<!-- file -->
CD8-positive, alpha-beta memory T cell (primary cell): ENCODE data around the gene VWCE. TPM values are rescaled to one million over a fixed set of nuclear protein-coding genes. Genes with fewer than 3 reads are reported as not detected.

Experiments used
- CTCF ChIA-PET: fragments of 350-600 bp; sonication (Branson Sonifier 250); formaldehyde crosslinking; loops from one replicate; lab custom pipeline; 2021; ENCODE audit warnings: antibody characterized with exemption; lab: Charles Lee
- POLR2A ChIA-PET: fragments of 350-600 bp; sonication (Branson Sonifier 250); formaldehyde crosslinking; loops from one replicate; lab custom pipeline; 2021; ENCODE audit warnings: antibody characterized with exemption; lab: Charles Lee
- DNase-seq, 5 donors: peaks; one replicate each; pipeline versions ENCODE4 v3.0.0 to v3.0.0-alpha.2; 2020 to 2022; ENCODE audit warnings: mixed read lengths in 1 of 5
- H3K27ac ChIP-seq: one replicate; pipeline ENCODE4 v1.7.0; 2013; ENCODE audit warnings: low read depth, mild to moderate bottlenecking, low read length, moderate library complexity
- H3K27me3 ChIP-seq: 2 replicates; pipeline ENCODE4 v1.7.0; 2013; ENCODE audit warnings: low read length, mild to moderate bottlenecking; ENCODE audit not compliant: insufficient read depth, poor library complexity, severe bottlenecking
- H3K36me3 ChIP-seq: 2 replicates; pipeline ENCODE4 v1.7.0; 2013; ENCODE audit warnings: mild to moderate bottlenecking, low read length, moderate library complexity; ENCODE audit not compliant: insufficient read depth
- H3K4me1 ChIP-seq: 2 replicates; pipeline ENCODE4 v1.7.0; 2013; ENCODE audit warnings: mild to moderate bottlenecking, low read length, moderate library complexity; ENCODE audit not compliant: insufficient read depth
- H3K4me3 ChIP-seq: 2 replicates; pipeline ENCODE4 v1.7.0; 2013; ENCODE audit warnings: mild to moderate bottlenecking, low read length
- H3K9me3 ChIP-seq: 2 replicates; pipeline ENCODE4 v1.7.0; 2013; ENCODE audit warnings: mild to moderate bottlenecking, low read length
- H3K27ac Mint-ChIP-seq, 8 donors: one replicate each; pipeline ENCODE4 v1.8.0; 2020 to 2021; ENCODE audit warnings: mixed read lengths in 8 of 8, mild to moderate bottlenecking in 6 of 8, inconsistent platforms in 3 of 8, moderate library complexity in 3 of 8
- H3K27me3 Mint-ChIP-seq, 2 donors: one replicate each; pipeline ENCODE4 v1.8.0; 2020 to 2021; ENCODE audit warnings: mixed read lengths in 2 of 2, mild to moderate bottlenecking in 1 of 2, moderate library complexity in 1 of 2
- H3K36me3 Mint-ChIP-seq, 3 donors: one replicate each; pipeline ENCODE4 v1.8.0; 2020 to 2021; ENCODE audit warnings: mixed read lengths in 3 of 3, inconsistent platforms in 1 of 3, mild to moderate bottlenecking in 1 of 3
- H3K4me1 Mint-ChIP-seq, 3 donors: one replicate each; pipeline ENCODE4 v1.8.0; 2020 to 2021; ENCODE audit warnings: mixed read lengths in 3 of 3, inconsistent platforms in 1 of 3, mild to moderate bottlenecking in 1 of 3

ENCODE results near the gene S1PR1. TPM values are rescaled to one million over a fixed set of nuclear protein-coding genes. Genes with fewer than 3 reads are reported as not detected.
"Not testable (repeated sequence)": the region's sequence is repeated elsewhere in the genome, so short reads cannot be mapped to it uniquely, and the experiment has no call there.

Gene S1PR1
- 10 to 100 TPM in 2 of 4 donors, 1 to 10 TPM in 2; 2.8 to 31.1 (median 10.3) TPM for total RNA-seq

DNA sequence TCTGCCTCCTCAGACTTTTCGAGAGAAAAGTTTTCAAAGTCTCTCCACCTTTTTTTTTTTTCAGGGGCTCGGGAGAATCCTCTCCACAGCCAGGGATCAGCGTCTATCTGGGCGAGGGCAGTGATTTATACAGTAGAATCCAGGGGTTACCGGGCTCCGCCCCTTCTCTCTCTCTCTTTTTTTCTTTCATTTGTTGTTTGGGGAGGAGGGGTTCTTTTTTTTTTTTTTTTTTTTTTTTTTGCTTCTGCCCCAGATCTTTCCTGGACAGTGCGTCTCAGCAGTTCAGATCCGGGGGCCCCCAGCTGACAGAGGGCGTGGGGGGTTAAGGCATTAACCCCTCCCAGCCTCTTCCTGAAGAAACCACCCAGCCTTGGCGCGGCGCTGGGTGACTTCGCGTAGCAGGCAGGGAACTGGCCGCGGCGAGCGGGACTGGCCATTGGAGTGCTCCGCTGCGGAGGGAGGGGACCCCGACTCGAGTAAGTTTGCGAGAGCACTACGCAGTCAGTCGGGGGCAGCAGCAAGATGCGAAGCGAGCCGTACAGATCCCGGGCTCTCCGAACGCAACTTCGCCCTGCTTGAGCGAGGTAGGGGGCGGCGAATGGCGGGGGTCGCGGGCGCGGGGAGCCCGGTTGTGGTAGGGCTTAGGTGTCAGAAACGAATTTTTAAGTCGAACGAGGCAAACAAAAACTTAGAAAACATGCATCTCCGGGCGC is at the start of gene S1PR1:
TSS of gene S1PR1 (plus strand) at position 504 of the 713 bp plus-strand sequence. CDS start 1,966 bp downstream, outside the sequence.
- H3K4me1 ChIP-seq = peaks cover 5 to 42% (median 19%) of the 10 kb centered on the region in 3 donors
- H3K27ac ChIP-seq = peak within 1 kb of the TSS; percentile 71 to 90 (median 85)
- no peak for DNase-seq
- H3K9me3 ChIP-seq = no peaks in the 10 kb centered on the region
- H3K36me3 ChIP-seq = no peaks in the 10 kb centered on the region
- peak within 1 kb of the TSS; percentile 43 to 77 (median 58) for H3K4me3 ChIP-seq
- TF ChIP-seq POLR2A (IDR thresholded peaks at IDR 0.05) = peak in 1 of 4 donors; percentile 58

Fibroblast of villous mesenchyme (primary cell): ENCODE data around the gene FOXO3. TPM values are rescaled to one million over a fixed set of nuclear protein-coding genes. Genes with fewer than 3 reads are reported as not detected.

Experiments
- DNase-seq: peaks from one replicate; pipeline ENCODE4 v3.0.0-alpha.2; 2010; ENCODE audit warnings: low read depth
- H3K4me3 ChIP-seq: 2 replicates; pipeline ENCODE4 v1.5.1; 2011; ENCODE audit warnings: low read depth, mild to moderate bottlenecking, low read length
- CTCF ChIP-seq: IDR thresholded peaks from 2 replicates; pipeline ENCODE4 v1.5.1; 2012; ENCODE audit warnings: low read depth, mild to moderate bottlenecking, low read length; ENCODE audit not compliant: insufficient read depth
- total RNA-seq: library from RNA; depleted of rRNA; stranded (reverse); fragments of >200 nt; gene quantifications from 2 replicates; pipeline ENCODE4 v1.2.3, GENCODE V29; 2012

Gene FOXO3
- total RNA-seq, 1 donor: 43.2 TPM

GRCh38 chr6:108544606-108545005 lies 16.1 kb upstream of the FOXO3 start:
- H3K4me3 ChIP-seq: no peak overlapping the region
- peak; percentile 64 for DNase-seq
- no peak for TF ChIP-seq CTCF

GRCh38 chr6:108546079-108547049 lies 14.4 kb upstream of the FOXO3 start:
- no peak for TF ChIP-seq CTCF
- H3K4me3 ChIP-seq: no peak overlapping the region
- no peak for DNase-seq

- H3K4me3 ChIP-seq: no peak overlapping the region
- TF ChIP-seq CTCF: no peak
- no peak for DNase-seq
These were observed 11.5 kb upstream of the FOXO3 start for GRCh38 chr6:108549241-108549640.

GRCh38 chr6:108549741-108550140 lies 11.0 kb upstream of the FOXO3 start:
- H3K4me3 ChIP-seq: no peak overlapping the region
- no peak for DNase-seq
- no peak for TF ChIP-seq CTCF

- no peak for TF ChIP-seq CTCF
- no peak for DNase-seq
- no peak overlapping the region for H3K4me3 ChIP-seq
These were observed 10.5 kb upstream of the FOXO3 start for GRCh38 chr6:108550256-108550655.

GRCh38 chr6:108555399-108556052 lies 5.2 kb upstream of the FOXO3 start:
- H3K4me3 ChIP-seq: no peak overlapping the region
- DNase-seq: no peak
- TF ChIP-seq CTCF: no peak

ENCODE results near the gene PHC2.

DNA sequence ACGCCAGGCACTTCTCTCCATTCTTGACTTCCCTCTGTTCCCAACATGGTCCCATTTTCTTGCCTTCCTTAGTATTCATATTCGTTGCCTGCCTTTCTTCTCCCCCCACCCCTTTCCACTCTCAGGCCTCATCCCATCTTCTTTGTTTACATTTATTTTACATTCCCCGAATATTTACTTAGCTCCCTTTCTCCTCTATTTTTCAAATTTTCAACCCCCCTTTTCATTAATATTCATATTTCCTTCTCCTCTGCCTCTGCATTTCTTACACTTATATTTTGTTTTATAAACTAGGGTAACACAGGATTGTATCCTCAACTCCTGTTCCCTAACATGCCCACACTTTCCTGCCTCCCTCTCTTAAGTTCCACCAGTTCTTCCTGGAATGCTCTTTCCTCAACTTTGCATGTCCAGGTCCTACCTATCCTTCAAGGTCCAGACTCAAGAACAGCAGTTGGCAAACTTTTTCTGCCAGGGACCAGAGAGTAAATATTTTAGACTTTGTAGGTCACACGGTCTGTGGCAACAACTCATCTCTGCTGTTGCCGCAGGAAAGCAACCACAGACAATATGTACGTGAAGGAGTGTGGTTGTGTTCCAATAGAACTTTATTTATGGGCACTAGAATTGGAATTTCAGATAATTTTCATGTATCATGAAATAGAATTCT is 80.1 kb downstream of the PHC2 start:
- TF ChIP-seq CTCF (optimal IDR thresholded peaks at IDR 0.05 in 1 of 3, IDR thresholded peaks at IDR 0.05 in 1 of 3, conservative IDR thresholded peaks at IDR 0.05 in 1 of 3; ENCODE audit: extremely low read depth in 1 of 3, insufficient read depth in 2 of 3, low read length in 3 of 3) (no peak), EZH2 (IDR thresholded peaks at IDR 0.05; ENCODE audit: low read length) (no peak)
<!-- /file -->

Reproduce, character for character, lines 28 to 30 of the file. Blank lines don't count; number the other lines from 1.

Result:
- TF ChIP-seq POLR2A (IDR thresholded peaks at IDR 0.05) = peak in 1 of 4 donors; percentile 58

Fibroblast of villous mesenchyme (primary cell): ENCODE data around the gene FOXO3. TPM values are rescaled to one million over a fixed set of nuclear protein-coding genes. Genes with fewer than 3 reads are reported as not detected.

Experiments